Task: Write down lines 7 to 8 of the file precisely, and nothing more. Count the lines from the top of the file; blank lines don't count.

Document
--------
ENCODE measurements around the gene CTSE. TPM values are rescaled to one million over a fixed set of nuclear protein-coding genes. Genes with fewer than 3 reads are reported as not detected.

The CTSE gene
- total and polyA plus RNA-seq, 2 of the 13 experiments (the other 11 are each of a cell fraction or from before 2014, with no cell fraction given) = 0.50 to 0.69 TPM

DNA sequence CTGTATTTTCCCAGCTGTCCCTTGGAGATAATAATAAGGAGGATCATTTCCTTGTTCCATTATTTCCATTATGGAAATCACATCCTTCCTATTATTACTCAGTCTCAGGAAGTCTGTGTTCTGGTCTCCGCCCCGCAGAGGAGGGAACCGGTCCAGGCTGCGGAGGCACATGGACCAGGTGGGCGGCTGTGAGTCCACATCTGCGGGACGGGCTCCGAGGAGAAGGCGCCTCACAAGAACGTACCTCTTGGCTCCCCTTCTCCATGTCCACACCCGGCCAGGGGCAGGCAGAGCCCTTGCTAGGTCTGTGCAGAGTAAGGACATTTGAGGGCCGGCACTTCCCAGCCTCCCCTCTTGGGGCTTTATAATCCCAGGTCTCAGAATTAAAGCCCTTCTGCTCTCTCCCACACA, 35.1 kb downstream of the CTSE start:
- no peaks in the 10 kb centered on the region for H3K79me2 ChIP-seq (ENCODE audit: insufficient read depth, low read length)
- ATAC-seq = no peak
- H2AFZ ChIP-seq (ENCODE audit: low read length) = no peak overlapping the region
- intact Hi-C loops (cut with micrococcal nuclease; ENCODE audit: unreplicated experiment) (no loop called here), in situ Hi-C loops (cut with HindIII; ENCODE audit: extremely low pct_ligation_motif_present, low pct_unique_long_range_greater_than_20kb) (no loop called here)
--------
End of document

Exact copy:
- H2AFZ ChIP-seq (ENCODE audit: low read length) = no peak overlapping the region
- intact Hi-C loops (cut with micrococcal nuclease; ENCODE audit: unreplicated experiment) (no loop called here), in situ Hi-C loops (cut with HindIII; ENCODE audit: extremely low pct_ligation_motif_present, low pct_unique_long_range_greater_than_20kb) (no loop called here)